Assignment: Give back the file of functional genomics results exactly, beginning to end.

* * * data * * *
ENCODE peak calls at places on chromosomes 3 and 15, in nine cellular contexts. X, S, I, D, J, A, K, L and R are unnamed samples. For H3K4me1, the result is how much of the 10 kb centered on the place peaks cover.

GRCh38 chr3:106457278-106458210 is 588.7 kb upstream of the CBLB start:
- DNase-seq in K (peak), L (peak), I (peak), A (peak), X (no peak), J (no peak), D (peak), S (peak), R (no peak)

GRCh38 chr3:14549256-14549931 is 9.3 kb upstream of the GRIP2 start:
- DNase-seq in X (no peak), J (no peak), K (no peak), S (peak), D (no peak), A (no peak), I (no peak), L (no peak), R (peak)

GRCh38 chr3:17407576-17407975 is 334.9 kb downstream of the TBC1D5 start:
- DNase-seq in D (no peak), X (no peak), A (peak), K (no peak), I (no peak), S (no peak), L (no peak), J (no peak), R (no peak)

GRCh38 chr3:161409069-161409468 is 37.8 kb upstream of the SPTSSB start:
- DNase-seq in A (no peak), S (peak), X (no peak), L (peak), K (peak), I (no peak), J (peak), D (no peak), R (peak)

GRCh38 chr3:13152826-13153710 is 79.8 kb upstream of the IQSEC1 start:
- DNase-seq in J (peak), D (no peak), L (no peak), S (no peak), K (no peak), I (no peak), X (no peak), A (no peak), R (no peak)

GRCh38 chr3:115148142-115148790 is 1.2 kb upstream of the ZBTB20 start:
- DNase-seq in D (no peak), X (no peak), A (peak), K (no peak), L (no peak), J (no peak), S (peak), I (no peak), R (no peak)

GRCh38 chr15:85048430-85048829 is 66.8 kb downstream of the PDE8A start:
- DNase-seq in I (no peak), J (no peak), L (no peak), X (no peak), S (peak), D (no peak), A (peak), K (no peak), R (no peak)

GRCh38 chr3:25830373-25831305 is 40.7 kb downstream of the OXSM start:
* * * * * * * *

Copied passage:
ENCODE peak calls at places on chromosomes 3 and 15, in nine cellular contexts. X, S, I, D, J, A, K, L and R are unnamed samples. For H3K4me1, the result is how much of the 10 kb centered on the place peaks cover.

GRCh38 chr3:106457278-106458210 is 588.7 kb upstream of the CBLB start:
- DNase-seq in K (peak), L (peak), I (peak), A (peak), X (no peak), J (no peak), D (peak), S (peak), R (no peak)

GRCh38 chr3:14549256-14549931 is 9.3 kb upstream of the GRIP2 start:
- DNase-seq in X (no peak), J (no peak), K (no peak), S (peak), D (no peak), A (no peak), I (no peak), L (no peak), R (peak)

GRCh38 chr3:17407576-17407975 is 334.9 kb downstream of the TBC1D5 start:
- DNase-seq in D (no peak), X (no peak), A (peak), K (no peak), I (no peak), S (no peak), L (no peak), J (no peak), R (no peak)

GRCh38 chr3:161409069-161409468 is 37.8 kb upstream of the SPTSSB start:
- DNase-seq in A (no peak), S (peak), X (no peak), L (peak), K (peak), I (no peak), J (peak), D (no peak), R (peak)

GRCh38 chr3:13152826-13153710 is 79.8 kb upstream of the IQSEC1 start:
- DNase-seq in J (peak), D (no peak), L (no peak), S (no peak), K (no peak), I (no peak), X (no peak), A (no peak), R (no peak)

GRCh38 chr3:115148142-115148790 is 1.2 kb upstream of the ZBTB20 start:
- DNase-seq in D (no peak), X (no peak), A (peak), K (no peak), L (no peak), J (no peak), S (peak), I (no peak), R (no peak)

GRCh38 chr15:85048430-85048829 is 66.8 kb downstream of the PDE8A start:
- DNase-seq in I (no peak), J (no peak), L (no peak), X (no peak), S (peak), D (no peak), A (peak), K (no peak), R (no peak)

GRCh38 chr3:25830373-25831305 is 40.7 kb downstream of the OXSM start: